I arrived in Cambridge in 2017 as a quiet, mostly closeted lesbian who was out to an entirety of three human beings – my two only friends in an all girls school, and my piano teacher – before coming to university. So, you can imagine my absolute bewilderment at my first Glitterbomb in Freshers Week.

Love Letters to Cambridge

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Glitterbomb is the weekly LGBTQ+ club night on Tuesdays at Life (or Vinyl or Kuda, however you might know it). I was actually looking forward to it, after stumbling on an article by The Tab that claimed Cambridge was “the gayest uni” in the country.

‘Reinventing yourself’ at university had a double meaning for me – Cambridge was the fresh start for me to live openly as a lesbian. Going to university on its own requires a lot of bravery, but I was determined to be honest about my sexuality: I didn’t want to waste time making connections with people only to eventually fret about them possibly being homophobic.

So I let myself be vulnerable to every new person I met in Cambridge. And Cambridge welcomed me warmly with open arms.

For the first time in the eighteen years of my life, I met other queer people in real life and I met people of the same gender who were happy and in love – until then, merely a vague and untouchable concept in my teenage mind. Girls joked about falling in love with their straight best friend, like it was normal banter. I felt like an awkward, melodramatically lonely caterpillar slowly morphing into a glitter-covered social butterfly.

“[Weekly Glitterbomb] was a gravitational event that tied most of us in the community together.”

I actually enjoyed my first Glitterbomb night out, despite being incredibly out of my depth at the time. The club was deadly empty, we were a small group of freshers chaperoned by several second years, and it was all very underwhelming. Even so, it felt like a pinnacle moment of my gay existence. For the first time, I felt like I could live my truth and have fun without anyone judging me. It was just all so gay: from the music (you could always trust Run the World by Beyonce to fade in after Eurythmics’ Sweet Dreams), to the drag acts, to the men unabashedly showing affection for each other (Glitterbomb is very white male centered), Glitterbomb gave me my first glimpse at what a life without fear could look like. It’s loud and glittery and fun.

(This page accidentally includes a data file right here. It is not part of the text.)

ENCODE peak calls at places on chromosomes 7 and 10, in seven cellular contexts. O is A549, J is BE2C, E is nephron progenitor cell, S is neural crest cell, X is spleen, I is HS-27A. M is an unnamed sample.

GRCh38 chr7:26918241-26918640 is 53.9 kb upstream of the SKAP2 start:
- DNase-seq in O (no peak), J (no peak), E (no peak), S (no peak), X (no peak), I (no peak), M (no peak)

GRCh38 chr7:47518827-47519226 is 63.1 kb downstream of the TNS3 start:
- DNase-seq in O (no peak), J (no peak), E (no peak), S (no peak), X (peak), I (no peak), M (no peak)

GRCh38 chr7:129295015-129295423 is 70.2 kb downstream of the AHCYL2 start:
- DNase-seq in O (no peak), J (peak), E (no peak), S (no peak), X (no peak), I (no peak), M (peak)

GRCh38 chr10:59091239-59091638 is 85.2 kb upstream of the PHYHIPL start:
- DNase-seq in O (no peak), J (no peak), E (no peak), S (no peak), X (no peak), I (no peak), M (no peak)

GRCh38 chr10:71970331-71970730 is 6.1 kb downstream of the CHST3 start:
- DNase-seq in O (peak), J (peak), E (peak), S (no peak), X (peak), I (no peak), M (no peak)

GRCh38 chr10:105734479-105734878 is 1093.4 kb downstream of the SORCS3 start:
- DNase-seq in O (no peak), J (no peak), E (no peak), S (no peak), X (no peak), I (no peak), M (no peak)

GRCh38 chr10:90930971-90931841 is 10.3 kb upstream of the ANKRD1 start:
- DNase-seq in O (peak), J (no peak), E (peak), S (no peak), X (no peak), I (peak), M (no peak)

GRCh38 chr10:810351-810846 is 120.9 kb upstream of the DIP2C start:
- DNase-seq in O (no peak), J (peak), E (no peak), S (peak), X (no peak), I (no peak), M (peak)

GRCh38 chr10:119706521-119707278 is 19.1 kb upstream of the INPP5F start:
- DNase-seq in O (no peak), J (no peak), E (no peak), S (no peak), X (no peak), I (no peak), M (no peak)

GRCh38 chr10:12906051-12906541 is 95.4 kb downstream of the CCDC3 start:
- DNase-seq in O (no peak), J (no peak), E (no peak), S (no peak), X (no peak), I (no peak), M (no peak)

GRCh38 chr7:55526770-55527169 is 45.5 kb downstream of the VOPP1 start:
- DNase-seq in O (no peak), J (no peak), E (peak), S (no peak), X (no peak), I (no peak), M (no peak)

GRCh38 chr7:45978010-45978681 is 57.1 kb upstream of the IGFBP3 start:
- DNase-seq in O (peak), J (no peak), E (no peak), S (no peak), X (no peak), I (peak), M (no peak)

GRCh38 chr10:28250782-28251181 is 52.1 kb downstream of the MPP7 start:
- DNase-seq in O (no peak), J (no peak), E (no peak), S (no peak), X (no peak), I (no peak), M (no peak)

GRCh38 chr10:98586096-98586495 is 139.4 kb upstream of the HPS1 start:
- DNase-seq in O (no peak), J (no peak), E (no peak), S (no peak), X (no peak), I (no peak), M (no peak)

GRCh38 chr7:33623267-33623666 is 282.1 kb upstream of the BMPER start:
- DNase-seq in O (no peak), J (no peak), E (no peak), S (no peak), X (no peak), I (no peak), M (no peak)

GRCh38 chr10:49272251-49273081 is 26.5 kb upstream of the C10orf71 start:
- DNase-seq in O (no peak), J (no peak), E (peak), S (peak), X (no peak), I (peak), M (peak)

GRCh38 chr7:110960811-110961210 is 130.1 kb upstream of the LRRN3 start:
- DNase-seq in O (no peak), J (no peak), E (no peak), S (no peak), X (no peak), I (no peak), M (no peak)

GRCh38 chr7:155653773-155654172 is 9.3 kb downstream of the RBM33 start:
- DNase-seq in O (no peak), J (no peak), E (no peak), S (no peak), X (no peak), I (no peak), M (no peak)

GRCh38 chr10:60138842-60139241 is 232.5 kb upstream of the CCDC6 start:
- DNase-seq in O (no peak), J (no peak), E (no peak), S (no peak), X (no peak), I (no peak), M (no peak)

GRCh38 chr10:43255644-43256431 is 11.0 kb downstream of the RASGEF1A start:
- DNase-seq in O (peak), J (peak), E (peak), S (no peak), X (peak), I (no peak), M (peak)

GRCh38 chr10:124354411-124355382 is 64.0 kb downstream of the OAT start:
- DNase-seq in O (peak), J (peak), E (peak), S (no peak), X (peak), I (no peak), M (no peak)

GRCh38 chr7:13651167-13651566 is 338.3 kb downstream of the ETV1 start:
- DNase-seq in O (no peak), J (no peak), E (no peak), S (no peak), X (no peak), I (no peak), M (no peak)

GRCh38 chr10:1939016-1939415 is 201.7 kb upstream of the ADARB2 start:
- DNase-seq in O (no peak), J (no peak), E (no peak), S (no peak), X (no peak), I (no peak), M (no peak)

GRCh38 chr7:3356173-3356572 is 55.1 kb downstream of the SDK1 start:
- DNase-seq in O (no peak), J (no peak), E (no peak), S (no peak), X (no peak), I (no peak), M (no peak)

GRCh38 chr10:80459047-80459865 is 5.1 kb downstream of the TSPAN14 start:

My straight friends could never understand why a group of people would hang out together on the basis of collective queerness, but Glitterbomb was always the perfect excuse to keep in touch with my friends who would always understand me in ways that even my own family struggled to. Glitterbomb pre-drinks was really just a cover up for a weekly gossip session to catch up on each other’s dating lives, unashamedly enjoy really cheesy and camp music, and have a wholesome cuddle regardless of gender, sexuality, and internalised homophobia.

Glitterbomb is by no means flawless, or the best aspect of LGBTQ+ life in Cambridge – but it was a gravitational event that tied most of us in the community together. I always spot familiar faces every time I’m in Glitterbomb: some of them BNOCs, some friends of friends (or exes of friends), some I met at one History Month formal or another – all of them inexplicably in my Facebook Friends list. It finally felt like I belonged to something larger than myself.

“Where do I go from here in a life without weekly Glitterbombs?”

Glitterbomb, like most things in Cambridge, was also educational. It was where I saw live drag for the first time, got too many Drag Race songs stuck in my head, and learnt the dance to Saturday Night through copying everyone else, every Tuesday night. I got sucked into the niche culture created by the Cambridge queer bubble, and found a safe space to call my own. I had my first kiss (the one that counted) here. I don’t think my Fresher self would have ever envisioned turning into the glitter-clad attention seeker dancing in the centre of a crowd in light up trainers, but I think I love this version of myself more than I ever did in my life: I am an unapolegetically confident lesbian who finally loves herself and lets herself be loved.

My last Tuesday night in Cambridge, shortly before we went into lockdown, I invited the few remaining friends in college to my room to finish all the alcohol everyone had left behind. It was quiet and fun – I put on ABBA and other Glitterbomb favourites, and we had a cozy chat. As I laid in bed at 11 pm, it sunk in that I would probably never go to Glitterbomb ever again. Despite still being in Cambridge physically, I found myself mourning Glitterbomb, and its ever predictable set list, the light up dancefloor, the gender neutral toilets with great lighting where friends of all genders can take cute photos.


Mountain View

Finding solidarity in a space that wasn’t designed for me

I didn’t know that my last Glitterbomb would be my last, and I never got to say a proper goodbye to many of my Cambridge LGBTQ+ friends before leaving. I’m lucky enough to have survived a mediocre coming out to some of my family, but I can’t help but think of my friends: those who have returned to even less-ideal homes, or countries where homosexuality is illegal.

Part of me is also filled with an anxiety that, now out of Cambridge, my pre-university persona will return. I’m not ready to leave the new, more fabulous version of myself behind – but I’m also not ready to take her beyond Cambridge. Where do I go from here in a life without weekly Glitterbombs?

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